27 August 2017
What is in a name? At birth names are given to us, usually by our parents. I have never changed my name in my 65 years of existence. My daughter was given a name by her birth mother, another one by her foster mother, and a third name when I adopted her. All this was in the first four months of her life!! Naming is important; it says much about who or what we are expected to be and most, if not all, societies have strong notions about how names are chosen. The use of surnames, or last names, is actually fairly recent in western European history and I would guess part of the reason was paternity and inheritance.
Names, or name calling, is often used as a poison. How many of us have used labels instead of names when we address people we prefer to keep at a distance? I suspect all of us; I am guilty to name calling and pigeon holing. We label folks by gender in what may be at best unflattering terms and in its worst form insulting and demeaning. We do it by ethnicity. I have heard most all of the derogatory names one could apply to someone not of northern European descent. You have likely heard them as well. Some names are not worth repeating. But nothing in this nation compares to the names we use in expressing our deeply held beliefs about race. Ironically race as we identify it has NO basis in biology, yet race is the determining factor in what will determine your ability to live the American dream. Born with sub Saharan African heritage? There are two strikes against you before you even get to the batter’s box. Born “white”? Then you have a set of privileges you most likely don’t even realize are yours, especially if you are poor and white.
Names are crucial; they are to a certain extent a measure of who we are or who others think we are. Jacob becomes Israel. Jorge Mario Bergoglio becomes Pope Francis. We describe ourselves, often with names made up for the occasion. Maybe you are a Buddapalian. Whether I like it or not, I am a WASP. I am also a self-described radical lesbian feminist. I am lots of things and so are you.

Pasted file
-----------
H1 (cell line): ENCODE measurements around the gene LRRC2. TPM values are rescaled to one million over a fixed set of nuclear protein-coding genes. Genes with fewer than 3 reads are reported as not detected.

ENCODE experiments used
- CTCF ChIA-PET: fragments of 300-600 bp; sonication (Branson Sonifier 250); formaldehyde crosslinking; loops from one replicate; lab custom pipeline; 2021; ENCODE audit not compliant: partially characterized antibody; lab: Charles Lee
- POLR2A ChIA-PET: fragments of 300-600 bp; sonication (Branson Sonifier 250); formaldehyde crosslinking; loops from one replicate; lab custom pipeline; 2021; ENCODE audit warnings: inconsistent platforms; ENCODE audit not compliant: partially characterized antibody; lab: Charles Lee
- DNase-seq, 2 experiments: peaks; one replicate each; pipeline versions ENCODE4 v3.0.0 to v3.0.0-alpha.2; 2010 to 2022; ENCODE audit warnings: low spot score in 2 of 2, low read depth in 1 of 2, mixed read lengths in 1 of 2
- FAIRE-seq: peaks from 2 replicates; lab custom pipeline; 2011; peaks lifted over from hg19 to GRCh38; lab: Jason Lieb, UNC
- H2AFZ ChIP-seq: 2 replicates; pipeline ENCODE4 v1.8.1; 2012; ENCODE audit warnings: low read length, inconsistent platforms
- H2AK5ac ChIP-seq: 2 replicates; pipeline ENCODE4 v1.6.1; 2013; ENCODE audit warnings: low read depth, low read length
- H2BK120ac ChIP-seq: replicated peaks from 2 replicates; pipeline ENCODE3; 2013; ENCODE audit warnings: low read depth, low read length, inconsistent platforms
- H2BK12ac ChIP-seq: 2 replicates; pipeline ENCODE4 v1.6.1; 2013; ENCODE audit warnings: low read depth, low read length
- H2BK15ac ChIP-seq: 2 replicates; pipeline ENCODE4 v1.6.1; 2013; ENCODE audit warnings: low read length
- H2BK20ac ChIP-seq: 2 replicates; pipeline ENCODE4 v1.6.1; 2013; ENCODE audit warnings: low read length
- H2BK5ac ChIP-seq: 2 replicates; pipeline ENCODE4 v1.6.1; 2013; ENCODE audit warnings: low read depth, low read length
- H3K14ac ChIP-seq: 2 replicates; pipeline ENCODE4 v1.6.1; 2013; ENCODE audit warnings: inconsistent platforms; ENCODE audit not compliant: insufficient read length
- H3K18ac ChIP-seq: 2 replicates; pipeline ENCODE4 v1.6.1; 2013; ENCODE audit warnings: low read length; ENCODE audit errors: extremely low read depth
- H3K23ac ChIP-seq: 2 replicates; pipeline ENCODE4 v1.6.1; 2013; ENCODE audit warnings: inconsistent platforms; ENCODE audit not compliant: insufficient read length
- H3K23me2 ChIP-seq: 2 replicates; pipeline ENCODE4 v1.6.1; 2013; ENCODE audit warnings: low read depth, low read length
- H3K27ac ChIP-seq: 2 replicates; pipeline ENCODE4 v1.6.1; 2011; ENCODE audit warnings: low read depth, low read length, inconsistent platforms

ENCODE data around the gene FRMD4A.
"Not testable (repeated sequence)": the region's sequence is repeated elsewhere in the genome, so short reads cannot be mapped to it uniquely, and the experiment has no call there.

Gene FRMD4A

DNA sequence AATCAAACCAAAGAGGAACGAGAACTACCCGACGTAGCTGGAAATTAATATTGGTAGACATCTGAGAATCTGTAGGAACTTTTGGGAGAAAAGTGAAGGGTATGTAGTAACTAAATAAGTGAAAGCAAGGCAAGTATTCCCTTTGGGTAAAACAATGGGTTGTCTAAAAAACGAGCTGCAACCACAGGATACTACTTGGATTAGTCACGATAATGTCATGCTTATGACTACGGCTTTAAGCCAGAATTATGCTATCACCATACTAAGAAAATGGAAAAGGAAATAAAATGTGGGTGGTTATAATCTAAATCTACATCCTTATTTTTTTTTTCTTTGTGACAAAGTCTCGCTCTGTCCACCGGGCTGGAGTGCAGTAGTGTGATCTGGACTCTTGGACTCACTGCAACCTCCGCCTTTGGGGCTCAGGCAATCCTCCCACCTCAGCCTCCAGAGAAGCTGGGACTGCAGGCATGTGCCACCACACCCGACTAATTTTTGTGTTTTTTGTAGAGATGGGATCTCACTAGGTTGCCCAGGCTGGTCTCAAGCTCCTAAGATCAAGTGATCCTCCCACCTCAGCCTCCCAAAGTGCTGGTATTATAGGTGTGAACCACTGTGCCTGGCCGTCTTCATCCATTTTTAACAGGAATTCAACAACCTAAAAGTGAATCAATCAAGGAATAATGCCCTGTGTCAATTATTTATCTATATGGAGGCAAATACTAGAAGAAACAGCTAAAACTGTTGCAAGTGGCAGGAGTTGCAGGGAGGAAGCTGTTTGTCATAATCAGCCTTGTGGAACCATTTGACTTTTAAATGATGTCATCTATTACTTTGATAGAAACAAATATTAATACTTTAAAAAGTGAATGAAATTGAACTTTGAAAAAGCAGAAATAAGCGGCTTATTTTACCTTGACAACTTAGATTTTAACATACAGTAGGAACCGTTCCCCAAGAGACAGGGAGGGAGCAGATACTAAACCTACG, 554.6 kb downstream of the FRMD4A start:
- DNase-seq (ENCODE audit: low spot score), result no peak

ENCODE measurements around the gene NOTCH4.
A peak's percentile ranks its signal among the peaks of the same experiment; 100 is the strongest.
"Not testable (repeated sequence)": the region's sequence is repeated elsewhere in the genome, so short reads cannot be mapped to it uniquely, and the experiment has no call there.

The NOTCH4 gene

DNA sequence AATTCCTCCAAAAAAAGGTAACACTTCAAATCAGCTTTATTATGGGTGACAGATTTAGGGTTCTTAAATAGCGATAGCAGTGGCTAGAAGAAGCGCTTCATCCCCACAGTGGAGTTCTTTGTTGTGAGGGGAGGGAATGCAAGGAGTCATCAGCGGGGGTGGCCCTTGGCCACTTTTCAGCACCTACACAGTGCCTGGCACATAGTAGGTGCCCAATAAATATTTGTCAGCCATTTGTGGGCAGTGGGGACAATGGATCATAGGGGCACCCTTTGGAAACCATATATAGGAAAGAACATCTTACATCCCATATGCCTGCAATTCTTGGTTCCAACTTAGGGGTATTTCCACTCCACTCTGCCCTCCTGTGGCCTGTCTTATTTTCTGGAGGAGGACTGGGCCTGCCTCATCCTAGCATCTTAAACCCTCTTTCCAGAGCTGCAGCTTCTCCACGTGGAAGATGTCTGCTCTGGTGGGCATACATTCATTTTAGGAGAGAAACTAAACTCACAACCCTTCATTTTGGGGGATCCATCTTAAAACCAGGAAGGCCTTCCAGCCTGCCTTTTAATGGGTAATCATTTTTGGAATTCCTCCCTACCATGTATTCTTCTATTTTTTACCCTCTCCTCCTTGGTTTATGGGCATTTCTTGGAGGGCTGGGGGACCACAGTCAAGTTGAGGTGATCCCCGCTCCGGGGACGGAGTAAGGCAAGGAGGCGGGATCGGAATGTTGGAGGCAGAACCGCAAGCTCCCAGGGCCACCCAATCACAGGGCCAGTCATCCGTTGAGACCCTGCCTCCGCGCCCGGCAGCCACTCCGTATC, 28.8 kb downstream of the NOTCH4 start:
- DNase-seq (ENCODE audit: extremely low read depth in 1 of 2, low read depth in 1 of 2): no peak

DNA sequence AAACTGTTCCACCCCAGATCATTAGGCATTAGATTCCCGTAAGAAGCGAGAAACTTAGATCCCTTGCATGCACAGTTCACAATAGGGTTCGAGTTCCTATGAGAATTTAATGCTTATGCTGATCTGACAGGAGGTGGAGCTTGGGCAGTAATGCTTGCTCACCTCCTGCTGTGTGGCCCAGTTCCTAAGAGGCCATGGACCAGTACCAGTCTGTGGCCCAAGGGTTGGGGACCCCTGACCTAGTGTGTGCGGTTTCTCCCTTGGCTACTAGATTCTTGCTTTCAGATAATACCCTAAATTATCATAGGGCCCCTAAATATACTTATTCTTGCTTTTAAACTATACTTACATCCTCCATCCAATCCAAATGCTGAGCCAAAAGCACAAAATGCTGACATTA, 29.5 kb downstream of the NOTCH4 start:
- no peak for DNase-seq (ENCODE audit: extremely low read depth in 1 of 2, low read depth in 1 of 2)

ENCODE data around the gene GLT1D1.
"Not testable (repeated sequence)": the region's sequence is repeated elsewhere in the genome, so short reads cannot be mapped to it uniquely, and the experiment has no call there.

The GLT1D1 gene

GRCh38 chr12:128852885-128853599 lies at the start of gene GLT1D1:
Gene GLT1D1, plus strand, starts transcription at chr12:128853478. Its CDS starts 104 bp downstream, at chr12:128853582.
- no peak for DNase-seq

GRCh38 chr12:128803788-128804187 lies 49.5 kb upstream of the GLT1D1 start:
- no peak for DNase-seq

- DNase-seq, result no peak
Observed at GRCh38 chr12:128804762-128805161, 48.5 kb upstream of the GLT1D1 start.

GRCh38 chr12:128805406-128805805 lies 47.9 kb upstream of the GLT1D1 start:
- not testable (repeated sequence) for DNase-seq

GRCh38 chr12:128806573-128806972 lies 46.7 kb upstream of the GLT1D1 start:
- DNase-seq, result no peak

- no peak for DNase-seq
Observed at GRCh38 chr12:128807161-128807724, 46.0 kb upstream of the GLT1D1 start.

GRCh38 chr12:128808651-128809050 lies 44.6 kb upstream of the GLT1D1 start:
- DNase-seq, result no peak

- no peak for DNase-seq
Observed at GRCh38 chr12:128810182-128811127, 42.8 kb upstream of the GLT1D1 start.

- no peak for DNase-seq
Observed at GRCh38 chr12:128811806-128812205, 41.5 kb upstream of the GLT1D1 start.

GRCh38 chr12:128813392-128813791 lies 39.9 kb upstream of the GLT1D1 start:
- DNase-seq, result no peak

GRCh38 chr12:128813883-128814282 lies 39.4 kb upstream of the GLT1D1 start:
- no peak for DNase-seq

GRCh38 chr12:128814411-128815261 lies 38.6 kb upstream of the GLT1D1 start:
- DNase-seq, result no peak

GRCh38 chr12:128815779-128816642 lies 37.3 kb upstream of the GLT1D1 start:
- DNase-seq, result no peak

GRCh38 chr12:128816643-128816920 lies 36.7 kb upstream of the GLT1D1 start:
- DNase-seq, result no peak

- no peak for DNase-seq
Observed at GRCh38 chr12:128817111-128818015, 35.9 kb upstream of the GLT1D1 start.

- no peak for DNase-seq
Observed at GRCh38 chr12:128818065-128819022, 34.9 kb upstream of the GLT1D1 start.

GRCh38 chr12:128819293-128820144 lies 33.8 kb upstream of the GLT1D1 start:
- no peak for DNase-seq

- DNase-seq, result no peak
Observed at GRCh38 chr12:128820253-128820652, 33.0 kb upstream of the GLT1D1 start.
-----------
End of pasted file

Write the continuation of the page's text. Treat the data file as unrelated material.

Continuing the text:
Are there people you wish did not exist? I am not referring in this case to individuals, but to groups. To Israel, Egypt became the enemy. To this day there is a thread of the ancient enmity between the modern states of Israel and Egypt. Yet think about it: it was Pharaoh’s daughter who saved Moses. The name of Moses himself is an Egyptian one, meaning to draw out of the water, or the one who draws out, which is a way of naming Moses as the one who will draw the Israelites out of Egypt. The social subversion does not end there: Pharaoh’s daughter listens to Moses’ sister, a female slave and a child. She accepts the plan the child sets forth. Are we as willing to listen to those whom we consider less than ourselves in so many ways? These are the hallmarks of civil disobedience and they are the hallmarks of God! The work of God is justice and mercy, not power and privilege.
Yet we often blithely say “in the name of God” and we have no idea what we mean by the name of God. Today Jesus asks his closest followers point blank: who do you say that I am? What is my name?